Having just finished Toko Tawada’s The Last Children of Tokyo (just released by Portobello Books) and having mixed feelings about its narrative style, I felt compelled to also check out Tawada’s other novel in English translation – Memoirs of a Polar Bear. The difference? This one, she wrote in German, as opposed to Japanese.
Fittingly then, the events very much centre around Germany in terms of setting, as we follow three generations of ‘captive’ polar bears. The first a writer, forced to flee from Soviet Russia as she pursues a writing career. The second a member in a circus show. The third – and for my money, the most interesting of the three tales – part of a zoo.
In each tale, the lines between bear and human deliberately blur – is it really a bear telling these stories, or a human in bear form? Or is it all some great big metaphor? Those that don’t appreciate areas of ambiguity will find this narrative conceit immensely perplexing, especially in the first two parts where the prose is almost always dense with meaning, politically charged and very much in service of making depth-laden observations on the human condition.
I have to confess, the third tale – with its cute, child’s-eye (and bear’s eye) view of the world that really charmed me the most. The most ‘bear-like’ of the three tales, its narrator’s slowly dawning consciousness of the environment of the zoo around him (and the keepers that tend to him) is so beautifully, elegantly drawn that I found myself powering through this section in a single sitting; such was the charm with which it is written. It even transitions from the third to first person halfway through – one of many games of ‘viewing’ the novel places with. It takes being placed in the mind of an animal to view ourselves for what we truly are – simply another kind of animal. Are we the ones looking through the cage and into the zoo? Or is the bear looking out at us and our equally perplexing behaviour?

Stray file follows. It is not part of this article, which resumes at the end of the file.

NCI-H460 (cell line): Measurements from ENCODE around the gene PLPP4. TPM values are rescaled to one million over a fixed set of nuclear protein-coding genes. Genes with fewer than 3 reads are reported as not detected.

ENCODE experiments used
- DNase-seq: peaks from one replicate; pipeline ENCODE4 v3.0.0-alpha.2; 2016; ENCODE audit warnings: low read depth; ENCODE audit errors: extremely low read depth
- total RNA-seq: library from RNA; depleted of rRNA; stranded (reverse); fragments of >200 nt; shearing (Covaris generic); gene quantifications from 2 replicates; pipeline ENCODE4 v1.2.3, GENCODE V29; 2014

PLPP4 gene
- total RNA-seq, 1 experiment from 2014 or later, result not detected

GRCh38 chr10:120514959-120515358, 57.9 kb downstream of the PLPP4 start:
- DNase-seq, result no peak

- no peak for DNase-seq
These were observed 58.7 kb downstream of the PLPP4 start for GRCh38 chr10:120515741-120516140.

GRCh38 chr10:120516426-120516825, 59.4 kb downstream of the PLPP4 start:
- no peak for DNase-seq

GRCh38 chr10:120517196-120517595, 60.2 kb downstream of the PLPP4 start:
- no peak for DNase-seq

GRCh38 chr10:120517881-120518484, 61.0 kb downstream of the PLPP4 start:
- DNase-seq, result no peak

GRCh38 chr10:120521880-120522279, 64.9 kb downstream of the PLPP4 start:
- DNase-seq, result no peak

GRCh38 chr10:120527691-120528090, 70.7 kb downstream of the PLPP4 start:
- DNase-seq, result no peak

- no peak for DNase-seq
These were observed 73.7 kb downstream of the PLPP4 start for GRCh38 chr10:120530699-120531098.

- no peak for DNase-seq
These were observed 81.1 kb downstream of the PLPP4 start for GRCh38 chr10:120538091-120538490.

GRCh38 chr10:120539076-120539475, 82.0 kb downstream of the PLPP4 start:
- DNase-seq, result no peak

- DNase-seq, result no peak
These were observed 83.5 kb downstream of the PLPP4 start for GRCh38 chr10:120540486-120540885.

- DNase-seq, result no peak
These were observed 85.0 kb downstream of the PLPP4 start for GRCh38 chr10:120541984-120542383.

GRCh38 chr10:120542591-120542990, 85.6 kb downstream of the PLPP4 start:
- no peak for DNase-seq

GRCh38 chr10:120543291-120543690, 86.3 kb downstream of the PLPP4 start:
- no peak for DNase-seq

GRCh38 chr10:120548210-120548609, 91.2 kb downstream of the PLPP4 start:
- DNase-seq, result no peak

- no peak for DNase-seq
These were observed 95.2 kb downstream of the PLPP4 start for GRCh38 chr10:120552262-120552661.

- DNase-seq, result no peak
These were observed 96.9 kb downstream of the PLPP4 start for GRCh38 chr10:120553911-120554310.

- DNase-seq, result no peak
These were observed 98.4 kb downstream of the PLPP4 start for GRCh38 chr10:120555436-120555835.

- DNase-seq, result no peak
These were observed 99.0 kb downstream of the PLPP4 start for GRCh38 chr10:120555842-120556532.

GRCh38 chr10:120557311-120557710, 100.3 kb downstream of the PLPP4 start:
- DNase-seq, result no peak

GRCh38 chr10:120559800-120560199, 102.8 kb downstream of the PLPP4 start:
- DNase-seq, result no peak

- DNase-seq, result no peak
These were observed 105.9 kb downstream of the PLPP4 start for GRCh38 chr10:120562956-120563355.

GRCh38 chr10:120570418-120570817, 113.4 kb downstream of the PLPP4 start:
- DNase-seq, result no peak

Part of me wonders whether the book isn’t perhaps a case of slightly illusive marketing – dressing the novel up as accessible, cutesy ‘animal-story’ fiction, ready to slide in next to all those Japanese cat books. Or maybe there’s something to be said about its inherent human/animal narrative hybrid, a new twist on the kind of sheep-related stuff Murakami has been peddling as oh so quirky for years. The book was pushed heavily by the likes of Foyles around Christmas, and it’s easy to see why with its big flash of snowy white on the cover and the cutesy, rounded font they used. But maybe the message didn’t connect in the way they wanted, as so far it seems commercial success here in the UK has been so-so: the book has only seven reviews on UK Amazon at time of writing.
The more literary end of contemporary Japanese fiction is a fascinating beast. Everyone dreams of the next Murakami – a mega-seller to sweep all others aside and cross over into true bestseller status. Memoirs of a Polar Bear is far too subtle for that, too complex in its tones and shades. But given time, it reveals its delights all the same – Tawada’s skill as a writer is undoubtable, and at its best, this is a tale not easily forgotten. The outer casing might be all bear, but inside, the beating heart is 100% human, and that’s why it resonates so very deeply.